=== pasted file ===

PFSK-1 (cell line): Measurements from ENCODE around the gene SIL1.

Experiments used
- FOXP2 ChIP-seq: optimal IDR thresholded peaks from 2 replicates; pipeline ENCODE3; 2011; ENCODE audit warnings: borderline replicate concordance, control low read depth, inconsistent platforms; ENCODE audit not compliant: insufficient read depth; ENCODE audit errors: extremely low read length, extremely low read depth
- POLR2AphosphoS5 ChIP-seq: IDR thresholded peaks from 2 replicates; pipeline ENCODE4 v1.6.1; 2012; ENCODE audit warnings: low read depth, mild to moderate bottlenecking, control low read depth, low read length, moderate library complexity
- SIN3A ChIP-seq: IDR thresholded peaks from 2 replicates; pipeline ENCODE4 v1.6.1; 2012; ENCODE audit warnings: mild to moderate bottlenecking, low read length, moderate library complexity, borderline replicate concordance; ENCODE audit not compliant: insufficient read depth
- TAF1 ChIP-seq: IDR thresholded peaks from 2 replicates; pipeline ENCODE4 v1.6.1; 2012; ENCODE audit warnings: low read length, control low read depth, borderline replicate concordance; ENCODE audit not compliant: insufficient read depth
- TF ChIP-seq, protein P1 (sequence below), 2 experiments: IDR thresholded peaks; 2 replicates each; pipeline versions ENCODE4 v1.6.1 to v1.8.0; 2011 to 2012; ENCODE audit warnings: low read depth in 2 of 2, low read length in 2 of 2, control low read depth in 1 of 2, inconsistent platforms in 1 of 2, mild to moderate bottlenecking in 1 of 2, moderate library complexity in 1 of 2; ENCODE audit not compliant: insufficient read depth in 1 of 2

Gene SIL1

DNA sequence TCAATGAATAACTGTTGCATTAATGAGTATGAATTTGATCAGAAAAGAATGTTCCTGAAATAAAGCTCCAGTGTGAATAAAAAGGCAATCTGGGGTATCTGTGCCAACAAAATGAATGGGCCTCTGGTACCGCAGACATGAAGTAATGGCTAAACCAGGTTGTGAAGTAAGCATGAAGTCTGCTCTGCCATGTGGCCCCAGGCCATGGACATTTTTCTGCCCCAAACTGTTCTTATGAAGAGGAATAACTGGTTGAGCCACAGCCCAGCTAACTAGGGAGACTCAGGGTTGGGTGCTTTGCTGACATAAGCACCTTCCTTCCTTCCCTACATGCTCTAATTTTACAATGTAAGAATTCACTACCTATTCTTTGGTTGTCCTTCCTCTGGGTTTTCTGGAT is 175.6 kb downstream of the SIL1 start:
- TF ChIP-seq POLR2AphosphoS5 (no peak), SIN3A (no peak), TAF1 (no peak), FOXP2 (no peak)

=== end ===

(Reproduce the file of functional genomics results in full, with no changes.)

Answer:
PFSK-1 (cell line): Measurements from ENCODE around the gene SIL1.

Experiments used
- FOXP2 ChIP-seq: optimal IDR thresholded peaks from 2 replicates; pipeline ENCODE3; 2011; ENCODE audit warnings: borderline replicate concordance, control low read depth, inconsistent platforms; ENCODE audit not compliant: insufficient read depth; ENCODE audit errors: extremely low read length, extremely low read depth
- POLR2AphosphoS5 ChIP-seq: IDR thresholded peaks from 2 replicates; pipeline ENCODE4 v1.6.1; 2012; ENCODE audit warnings: low read depth, mild to moderate bottlenecking, control low read depth, low read length, moderate library complexity
- SIN3A ChIP-seq: IDR thresholded peaks from 2 replicates; pipeline ENCODE4 v1.6.1; 2012; ENCODE audit warnings: mild to moderate bottlenecking, low read length, moderate library complexity, borderline replicate concordance; ENCODE audit not compliant: insufficient read depth
- TAF1 ChIP-seq: IDR thresholded peaks from 2 replicates; pipeline ENCODE4 v1.6.1; 2012; ENCODE audit warnings: low read length, control low read depth, borderline replicate concordance; ENCODE audit not compliant: insufficient read depth
- TF ChIP-seq, protein P1 (sequence below), 2 experiments: IDR thresholded peaks; 2 replicates each; pipeline versions ENCODE4 v1.6.1 to v1.8.0; 2011 to 2012; ENCODE audit warnings: low read depth in 2 of 2, low read length in 2 of 2, control low read depth in 1 of 2, inconsistent platforms in 1 of 2, mild to moderate bottlenecking in 1 of 2, moderate library complexity in 1 of 2; ENCODE audit not compliant: insufficient read depth in 1 of 2

Gene SIL1

DNA sequence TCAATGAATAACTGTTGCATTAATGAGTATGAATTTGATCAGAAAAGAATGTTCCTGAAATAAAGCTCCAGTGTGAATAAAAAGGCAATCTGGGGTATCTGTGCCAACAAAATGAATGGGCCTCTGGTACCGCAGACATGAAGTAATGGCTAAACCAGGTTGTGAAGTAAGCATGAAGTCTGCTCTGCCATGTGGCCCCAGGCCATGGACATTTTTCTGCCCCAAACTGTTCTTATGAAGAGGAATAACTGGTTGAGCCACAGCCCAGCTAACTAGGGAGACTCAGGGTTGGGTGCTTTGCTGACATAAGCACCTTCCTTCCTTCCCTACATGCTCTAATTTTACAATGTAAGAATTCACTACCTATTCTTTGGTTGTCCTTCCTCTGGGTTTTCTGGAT is 175.6 kb downstream of the SIL1 start:
- TF ChIP-seq POLR2AphosphoS5 (no peak), SIN3A (no peak), TAF1 (no peak), FOXP2 (no peak)